The day’s clashes suggested that in the absence of outside intervention, Libya could be headed toward a long and bloody stalemate. Gaddafi holds Tripoli and other western cities, the rebels control the east, and neither side appears able to decisively shift the balance.

“He showed he still has the power to inflict serious damage on the protesters and the places they control,” said Ibrahim Sharqieh of the Brookings Doha Center. “If he is willing to use the air force, this could drag on for months.”

Doctors said about 10 people were killed in Wednesday’s fighting, and others were injured. Thursday’s airstrikes do not appear to have caused any deaths or injuries.

Many families have fled to Benghazi, the center of the resistance in the liberated east. As the injured received medical treatment, people talked about when — not if — Gaddafi loyalists will return.

“We expect they will hit back for sure. They will not give up easily. It’s a very strategic place,” said Jaafar Senoussi, a laboratory supervisor at the state-owned Sirte Oil Company. He said almost all production from the gas and oil plants stopped more than a week ago. “Tomorrow or the next day, they will be back.”

The Arabian Gulf Oil Company in Benghazi is producing about 130,000 barrels of oil a day, reduced from 450,0000 barrels before the start of the popular uprising on Feb. 17, officials said. The company plans to separate from the National Oil Company in Tripoli but has not yet taken steps to divert the profits to the east, said Mayus Abdel Jalil, the information manager at the company.

Rebel leaders in Benghazi called Wednesday for international airstrikes against government targets, as well as a no-fly zone to keep Gaddafi’s planes out of the sky. But U.S. officials have said that such steps are unlikely.

The United States has spoken out against Gaddafi but has few contacts among the opposition.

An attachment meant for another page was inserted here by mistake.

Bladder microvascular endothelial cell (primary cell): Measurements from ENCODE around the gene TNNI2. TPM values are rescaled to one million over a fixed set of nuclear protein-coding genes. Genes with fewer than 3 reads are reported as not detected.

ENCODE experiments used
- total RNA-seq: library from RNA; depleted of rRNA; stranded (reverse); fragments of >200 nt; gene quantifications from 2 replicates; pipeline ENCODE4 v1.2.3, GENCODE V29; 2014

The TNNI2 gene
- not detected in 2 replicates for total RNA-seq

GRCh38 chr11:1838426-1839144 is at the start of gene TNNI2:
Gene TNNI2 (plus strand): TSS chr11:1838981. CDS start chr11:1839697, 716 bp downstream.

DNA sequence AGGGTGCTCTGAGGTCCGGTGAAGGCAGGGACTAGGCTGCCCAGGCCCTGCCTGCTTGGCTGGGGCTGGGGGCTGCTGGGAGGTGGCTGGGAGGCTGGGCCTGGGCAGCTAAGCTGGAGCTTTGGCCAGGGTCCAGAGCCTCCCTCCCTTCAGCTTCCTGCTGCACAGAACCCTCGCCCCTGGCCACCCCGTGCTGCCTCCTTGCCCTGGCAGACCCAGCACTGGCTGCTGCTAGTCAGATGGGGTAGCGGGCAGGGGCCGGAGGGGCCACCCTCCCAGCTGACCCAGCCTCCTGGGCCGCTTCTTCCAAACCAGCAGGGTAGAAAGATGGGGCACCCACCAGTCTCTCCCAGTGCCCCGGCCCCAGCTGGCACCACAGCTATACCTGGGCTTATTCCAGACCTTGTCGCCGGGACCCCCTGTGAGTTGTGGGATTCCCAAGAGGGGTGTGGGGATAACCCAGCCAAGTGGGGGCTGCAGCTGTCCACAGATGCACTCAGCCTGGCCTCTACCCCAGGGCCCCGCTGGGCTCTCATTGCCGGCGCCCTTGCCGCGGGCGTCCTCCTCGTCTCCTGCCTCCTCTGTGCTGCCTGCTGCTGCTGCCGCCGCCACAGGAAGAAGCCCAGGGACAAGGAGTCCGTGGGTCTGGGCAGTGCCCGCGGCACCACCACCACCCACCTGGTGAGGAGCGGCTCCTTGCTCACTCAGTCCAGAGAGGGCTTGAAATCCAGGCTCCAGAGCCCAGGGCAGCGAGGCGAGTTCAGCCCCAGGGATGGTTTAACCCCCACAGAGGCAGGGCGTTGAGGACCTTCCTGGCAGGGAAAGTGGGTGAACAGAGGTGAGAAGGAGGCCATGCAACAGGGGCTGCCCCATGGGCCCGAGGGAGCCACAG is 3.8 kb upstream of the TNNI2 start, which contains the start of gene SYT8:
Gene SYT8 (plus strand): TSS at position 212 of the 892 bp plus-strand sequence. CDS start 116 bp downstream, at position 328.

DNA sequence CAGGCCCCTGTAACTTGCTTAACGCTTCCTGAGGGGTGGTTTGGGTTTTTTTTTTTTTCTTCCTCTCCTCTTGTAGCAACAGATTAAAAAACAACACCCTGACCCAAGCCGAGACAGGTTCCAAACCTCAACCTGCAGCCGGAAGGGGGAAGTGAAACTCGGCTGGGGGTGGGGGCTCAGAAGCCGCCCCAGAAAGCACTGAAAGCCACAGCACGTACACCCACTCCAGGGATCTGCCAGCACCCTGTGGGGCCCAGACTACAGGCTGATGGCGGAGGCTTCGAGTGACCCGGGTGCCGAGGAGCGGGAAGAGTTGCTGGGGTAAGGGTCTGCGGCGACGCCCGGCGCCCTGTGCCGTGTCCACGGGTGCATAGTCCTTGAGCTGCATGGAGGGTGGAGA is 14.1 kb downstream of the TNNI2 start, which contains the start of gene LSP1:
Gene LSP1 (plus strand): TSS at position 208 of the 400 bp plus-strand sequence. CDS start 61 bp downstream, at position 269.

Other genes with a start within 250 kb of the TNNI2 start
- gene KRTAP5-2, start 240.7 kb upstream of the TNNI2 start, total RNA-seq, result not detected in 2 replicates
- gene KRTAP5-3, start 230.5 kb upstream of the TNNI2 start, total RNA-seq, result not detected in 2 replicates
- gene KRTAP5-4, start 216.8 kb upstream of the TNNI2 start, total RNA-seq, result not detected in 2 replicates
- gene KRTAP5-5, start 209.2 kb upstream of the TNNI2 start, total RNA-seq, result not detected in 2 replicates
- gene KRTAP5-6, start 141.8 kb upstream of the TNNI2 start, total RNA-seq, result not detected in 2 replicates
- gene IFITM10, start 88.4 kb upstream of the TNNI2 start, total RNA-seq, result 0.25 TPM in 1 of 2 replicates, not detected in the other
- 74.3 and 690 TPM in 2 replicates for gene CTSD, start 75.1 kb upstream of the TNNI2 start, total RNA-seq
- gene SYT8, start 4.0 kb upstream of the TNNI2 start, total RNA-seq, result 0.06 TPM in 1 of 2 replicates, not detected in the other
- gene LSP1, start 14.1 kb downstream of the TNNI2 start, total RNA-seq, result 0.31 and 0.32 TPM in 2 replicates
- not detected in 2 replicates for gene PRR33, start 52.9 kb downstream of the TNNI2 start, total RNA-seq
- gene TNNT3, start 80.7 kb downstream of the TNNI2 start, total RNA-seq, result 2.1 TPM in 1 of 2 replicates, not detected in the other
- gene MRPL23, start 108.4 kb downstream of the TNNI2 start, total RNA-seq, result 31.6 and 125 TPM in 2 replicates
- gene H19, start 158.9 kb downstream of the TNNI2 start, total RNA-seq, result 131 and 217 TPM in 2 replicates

Britain said Wednesday that Gen. Abdul Fattah Younis al-Obeidi, a former Libyan interior minister it described as “the senior military figure” among the rebels, had spoken by telephone with British Foreign Secretary William Hague.

According to a British government statement, Hague told Obeidi that Britain is “deeply concerned about the violence and is in the process of contingency planning for all eventualities, including a no-fly zone, in close conjunction with its allies.”

NATO and members of the U.N. Security Council have said that military intervention, including a no-fly zone, would require U.N. authorization. Russia and China, with veto power on the panel, have indicated that they would oppose such authorization.

In Washington, administration officials and lawmakers voiced widely divergent opinions about direct intervention. “If it’s ordered, we can do it,” Defense Secretary Robert M. Gates said of a no-fly zone Wednesday. But Gates cautioned against “loose talk about military options.”

“A no-fly zone begins with an attack on Libya to destroy air defenses,” he said. “It also requires more airplanes than you would find on a single aircraft carrier. So it is a big operation in a big country.”

Senate Foreign Relations Committee Chairman John F. Kerry (D-Mass.) appeared to take issue with Gates’s comments. “This is not a big air force,” he said of Libya in an interview on MSNBC. “It’s not an enormously complicated defense system.”

‘Denial and delusion’

Gaddafi appeared on state television Wednesday to deny the existence of a rebellion in Libya. During a nearly three-hour address in a chamber filled with chanting supporters, the leader dismissed the unrest as an isolated attack by Islamist terrorists.